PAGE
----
SHOWING vs. TELLING is an empirical concept (meaning that it can be entirely subjective whether a scene deserves showing or can be told just as effectively). It emphasizes the superiority of dramatization, demonstration, enactment, and embodiment over mere telling. In To Have and Have Not (not such a great title btw), Hemingway could have told us something rather abstract-- "Shots were fired"-- but he chose instead to make us see and hear: "The first thing a pane of glass went and the bullet smashed into a row of bottles on the show-case wall to the right. I heard the gun going and, bop, bop, bop, there were bottles smashing all along the wall."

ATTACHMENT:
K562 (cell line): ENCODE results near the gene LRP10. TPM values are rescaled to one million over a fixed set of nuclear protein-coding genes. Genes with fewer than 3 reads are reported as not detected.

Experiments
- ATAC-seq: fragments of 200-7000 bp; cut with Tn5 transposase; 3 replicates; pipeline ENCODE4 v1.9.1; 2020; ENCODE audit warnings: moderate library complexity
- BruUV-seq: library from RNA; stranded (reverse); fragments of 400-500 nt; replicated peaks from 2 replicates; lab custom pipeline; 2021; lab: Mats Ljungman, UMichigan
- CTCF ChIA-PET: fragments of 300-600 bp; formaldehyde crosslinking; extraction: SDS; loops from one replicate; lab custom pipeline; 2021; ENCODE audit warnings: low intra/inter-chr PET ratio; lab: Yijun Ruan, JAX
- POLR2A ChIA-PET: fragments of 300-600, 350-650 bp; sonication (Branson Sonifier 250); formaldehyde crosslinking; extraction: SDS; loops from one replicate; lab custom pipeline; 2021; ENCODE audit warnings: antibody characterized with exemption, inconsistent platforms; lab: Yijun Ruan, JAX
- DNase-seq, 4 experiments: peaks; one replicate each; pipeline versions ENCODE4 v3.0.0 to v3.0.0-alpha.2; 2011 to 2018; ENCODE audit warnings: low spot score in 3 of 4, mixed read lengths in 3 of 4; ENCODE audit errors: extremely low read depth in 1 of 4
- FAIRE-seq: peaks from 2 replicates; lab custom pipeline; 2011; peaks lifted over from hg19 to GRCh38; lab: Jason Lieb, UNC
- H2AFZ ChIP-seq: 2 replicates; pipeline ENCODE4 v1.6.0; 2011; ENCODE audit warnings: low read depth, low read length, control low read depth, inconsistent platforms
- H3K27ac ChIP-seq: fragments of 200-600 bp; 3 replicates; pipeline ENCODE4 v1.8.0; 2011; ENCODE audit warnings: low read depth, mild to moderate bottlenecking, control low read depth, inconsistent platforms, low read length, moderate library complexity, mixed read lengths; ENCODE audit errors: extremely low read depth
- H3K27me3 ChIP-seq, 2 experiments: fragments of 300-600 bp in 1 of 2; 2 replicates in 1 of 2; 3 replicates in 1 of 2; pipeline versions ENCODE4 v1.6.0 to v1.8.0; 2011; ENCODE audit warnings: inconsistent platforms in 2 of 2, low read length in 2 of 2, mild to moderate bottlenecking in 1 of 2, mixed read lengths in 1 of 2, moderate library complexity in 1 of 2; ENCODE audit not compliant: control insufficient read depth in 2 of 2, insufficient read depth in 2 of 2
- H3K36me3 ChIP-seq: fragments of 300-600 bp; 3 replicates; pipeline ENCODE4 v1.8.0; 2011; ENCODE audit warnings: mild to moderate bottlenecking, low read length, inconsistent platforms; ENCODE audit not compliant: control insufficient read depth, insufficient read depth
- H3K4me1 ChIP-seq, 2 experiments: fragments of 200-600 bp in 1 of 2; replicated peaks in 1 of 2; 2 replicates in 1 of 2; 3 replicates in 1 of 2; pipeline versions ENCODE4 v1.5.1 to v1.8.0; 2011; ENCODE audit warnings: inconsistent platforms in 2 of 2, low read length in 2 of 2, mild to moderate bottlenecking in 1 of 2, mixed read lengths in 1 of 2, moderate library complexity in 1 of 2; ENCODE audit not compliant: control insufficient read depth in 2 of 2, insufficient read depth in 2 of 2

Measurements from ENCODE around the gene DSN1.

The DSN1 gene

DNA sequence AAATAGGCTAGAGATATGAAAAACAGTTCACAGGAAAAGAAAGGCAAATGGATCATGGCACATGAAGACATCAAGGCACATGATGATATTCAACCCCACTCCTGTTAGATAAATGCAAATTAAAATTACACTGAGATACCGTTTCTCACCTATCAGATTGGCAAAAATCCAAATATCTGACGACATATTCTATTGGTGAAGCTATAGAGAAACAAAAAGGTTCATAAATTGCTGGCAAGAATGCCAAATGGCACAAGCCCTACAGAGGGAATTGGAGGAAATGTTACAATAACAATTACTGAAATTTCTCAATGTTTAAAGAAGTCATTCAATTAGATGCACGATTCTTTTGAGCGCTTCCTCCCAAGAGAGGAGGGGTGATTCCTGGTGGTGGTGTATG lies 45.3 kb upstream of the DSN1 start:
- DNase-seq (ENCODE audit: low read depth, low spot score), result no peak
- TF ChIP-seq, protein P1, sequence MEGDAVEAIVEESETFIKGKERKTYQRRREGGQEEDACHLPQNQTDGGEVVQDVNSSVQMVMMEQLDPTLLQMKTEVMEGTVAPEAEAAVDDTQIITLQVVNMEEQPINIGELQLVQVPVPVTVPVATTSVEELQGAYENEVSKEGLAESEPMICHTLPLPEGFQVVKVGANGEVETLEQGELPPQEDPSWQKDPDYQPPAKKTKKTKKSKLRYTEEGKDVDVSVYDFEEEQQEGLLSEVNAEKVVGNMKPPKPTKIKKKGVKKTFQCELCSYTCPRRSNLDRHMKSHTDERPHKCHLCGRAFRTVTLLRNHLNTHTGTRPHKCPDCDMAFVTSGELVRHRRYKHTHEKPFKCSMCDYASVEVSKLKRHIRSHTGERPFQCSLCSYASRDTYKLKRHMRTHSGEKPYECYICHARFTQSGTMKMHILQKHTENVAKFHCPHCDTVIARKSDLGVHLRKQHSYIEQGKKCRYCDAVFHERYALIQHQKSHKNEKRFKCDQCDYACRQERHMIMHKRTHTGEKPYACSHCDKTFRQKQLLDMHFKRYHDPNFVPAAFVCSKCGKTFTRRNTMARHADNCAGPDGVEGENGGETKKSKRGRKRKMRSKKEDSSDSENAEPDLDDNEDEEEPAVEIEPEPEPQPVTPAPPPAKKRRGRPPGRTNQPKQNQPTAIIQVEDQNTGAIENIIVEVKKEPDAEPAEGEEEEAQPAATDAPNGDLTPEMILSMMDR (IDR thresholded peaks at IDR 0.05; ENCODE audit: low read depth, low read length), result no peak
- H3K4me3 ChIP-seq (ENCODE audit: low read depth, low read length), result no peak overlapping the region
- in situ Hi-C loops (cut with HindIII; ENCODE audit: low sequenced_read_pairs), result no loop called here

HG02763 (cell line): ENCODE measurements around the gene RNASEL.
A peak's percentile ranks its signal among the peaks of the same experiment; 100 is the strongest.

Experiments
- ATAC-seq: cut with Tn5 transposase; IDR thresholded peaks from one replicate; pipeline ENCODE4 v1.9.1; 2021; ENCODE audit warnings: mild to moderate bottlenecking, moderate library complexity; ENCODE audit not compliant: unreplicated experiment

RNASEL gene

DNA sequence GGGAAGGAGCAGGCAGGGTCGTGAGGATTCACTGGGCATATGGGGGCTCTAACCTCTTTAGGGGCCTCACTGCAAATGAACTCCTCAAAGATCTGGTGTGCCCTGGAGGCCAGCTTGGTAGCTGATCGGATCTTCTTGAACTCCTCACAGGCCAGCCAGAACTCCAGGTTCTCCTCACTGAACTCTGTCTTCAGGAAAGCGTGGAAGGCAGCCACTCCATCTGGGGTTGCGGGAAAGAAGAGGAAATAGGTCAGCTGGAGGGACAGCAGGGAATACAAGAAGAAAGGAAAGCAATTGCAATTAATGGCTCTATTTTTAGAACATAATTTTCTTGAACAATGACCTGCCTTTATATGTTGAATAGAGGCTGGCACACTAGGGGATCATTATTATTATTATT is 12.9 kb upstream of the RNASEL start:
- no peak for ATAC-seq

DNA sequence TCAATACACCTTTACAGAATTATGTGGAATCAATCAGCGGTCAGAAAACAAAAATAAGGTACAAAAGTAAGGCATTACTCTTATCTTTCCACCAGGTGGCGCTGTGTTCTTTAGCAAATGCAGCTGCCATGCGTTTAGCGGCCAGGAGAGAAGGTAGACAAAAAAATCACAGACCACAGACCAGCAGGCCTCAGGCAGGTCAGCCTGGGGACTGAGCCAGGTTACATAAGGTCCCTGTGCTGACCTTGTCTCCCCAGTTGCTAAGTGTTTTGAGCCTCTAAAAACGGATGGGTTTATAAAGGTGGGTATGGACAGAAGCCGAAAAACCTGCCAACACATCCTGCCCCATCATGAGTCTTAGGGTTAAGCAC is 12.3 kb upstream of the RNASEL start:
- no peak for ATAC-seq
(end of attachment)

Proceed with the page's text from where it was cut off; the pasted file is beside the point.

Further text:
So when your work is critiqued with these hated words: SHOW DON'T TELL, think of these words:
And that's what you do. Just remember, however, that there are times when TELLING is okay. It's up to you, the writer, to determine what seems right in each instance-- because clearly one cannot SHOW the entire 100,000 manuscript.
(This post has been inspired by and in some instances, directly quoted from A Handbook to Literature, 8th Edition, by William Harmon and C. Hugh Holman)